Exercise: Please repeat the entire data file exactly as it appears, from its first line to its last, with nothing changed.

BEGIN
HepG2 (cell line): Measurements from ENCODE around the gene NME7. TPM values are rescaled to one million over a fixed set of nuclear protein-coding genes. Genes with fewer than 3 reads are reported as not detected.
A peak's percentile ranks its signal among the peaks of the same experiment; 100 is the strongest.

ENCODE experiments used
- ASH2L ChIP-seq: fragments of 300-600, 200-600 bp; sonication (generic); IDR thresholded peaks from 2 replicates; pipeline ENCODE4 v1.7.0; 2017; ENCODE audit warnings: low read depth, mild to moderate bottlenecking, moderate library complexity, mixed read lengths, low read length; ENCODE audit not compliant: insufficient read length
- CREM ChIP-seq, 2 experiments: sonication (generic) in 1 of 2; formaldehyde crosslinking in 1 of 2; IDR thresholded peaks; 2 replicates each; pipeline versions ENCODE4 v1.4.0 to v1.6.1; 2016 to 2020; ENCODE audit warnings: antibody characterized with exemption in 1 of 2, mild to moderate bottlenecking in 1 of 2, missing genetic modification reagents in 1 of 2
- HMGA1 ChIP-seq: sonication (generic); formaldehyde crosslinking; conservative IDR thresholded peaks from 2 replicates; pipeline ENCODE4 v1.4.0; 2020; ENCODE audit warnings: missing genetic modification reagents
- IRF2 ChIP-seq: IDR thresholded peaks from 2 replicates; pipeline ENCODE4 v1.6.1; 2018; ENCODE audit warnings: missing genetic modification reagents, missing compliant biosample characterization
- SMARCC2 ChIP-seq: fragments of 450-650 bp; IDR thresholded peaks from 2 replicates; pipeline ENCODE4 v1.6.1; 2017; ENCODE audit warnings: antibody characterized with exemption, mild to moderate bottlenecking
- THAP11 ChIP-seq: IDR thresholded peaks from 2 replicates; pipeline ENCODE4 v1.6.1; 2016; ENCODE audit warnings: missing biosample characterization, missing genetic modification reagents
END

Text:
HepG2 (cell line): Measurements from ENCODE around the gene NME7. TPM values are rescaled to one million over a fixed set of nuclear protein-coding genes. Genes with fewer than 3 reads are reported as not detected.
A peak's percentile ranks its signal among the peaks of the same experiment; 100 is the strongest.

ENCODE experiments used
- ASH2L ChIP-seq: fragments of 300-600, 200-600 bp; sonication (generic); IDR thresholded peaks from 2 replicates; pipeline ENCODE4 v1.7.0; 2017; ENCODE audit warnings: low read depth, mild to moderate bottlenecking, moderate library complexity, mixed read lengths, low read length; ENCODE audit not compliant: insufficient read length
- CREM ChIP-seq, 2 experiments: sonication (generic) in 1 of 2; formaldehyde crosslinking in 1 of 2; IDR thresholded peaks; 2 replicates each; pipeline versions ENCODE4 v1.4.0 to v1.6.1; 2016 to 2020; ENCODE audit warnings: antibody characterized with exemption in 1 of 2, mild to moderate bottlenecking in 1 of 2, missing genetic modification reagents in 1 of 2
- HMGA1 ChIP-seq: sonication (generic); formaldehyde crosslinking; conservative IDR thresholded peaks from 2 replicates; pipeline ENCODE4 v1.4.0; 2020; ENCODE audit warnings: missing genetic modification reagents
- IRF2 ChIP-seq: IDR thresholded peaks from 2 replicates; pipeline ENCODE4 v1.6.1; 2018; ENCODE audit warnings: missing genetic modification reagents, missing compliant biosample characterization
- SMARCC2 ChIP-seq: fragments of 450-650 bp; IDR thresholded peaks from 2 replicates; pipeline ENCODE4 v1.6.1; 2017; ENCODE audit warnings: antibody characterized with exemption, mild to moderate bottlenecking
- THAP11 ChIP-seq: IDR thresholded peaks from 2 replicates; pipeline ENCODE4 v1.6.1; 2016; ENCODE audit warnings: missing biosample characterization, missing genetic modification reagents